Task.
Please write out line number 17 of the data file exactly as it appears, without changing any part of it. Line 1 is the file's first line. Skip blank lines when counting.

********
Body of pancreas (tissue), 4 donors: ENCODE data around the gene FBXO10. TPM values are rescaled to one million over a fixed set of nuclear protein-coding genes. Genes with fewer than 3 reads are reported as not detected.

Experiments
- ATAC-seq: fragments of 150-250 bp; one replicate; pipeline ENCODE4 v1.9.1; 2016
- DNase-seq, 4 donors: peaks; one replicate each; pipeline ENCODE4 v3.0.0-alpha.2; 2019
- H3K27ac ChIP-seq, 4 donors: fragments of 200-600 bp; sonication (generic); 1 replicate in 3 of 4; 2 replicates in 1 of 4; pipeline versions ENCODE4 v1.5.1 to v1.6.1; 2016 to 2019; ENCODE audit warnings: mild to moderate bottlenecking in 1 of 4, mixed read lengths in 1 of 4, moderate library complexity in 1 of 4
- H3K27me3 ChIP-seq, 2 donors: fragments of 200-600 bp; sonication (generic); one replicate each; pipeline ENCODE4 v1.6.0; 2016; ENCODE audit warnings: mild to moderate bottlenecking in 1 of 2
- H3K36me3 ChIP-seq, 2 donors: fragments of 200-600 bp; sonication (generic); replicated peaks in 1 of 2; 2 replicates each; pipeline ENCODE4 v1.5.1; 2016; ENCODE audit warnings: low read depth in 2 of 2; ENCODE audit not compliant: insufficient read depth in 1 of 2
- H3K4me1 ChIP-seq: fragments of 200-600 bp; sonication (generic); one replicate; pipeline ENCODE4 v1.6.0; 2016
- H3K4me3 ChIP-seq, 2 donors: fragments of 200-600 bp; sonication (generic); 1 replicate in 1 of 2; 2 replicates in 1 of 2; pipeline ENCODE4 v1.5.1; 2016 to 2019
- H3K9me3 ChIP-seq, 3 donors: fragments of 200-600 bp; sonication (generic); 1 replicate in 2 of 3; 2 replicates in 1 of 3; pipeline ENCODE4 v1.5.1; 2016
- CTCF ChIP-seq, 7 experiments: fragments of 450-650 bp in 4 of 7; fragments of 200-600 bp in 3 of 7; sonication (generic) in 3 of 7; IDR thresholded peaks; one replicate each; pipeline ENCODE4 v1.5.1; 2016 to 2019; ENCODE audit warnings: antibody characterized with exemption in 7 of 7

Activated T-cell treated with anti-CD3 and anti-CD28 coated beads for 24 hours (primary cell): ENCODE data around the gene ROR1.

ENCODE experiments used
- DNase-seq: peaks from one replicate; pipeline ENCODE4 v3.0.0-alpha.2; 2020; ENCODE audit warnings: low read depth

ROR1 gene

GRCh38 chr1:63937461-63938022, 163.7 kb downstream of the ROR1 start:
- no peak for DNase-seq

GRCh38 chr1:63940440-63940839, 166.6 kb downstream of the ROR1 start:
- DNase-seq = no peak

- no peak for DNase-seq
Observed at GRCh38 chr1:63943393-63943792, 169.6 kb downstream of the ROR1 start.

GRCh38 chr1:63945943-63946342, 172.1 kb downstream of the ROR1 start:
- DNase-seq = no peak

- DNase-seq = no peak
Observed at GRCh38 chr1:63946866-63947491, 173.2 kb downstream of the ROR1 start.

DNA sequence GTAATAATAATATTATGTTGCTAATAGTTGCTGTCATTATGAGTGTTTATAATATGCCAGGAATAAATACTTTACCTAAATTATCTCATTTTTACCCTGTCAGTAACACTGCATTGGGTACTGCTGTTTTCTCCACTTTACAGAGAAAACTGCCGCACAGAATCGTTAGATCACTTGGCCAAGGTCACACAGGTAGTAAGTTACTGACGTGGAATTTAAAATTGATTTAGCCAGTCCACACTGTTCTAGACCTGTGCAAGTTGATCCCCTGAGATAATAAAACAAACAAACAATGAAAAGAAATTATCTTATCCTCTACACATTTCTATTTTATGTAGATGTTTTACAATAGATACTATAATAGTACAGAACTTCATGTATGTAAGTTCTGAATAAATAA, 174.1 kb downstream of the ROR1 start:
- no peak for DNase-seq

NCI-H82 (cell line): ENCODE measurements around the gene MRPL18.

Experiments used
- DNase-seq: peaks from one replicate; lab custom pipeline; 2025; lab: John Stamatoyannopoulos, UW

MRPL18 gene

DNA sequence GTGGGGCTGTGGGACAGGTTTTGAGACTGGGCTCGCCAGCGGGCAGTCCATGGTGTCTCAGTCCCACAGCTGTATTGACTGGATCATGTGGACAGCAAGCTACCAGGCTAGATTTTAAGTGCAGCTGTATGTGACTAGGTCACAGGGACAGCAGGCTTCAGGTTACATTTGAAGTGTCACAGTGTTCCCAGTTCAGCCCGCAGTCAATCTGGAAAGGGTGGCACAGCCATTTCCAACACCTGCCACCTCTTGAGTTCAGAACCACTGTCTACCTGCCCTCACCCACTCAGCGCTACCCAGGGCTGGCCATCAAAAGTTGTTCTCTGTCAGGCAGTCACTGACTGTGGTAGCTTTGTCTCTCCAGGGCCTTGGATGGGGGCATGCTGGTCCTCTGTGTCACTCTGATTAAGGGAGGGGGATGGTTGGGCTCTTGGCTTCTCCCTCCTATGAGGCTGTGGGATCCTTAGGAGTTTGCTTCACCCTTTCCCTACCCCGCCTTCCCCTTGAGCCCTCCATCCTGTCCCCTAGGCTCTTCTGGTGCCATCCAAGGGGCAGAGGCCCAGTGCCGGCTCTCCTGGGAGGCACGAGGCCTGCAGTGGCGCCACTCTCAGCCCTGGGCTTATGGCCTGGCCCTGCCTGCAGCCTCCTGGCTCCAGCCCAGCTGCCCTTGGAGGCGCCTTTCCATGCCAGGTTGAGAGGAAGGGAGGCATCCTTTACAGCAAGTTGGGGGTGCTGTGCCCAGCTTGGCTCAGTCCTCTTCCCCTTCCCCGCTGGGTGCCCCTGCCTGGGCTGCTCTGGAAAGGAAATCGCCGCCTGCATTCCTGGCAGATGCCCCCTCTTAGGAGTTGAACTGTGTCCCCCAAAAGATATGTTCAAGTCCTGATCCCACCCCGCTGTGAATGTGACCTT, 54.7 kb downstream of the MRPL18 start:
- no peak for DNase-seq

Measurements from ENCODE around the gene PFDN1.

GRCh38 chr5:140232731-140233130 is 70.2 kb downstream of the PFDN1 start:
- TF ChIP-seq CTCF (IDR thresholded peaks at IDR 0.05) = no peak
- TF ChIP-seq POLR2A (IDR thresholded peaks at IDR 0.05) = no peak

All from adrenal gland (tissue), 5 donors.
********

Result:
- no peak for DNase-seq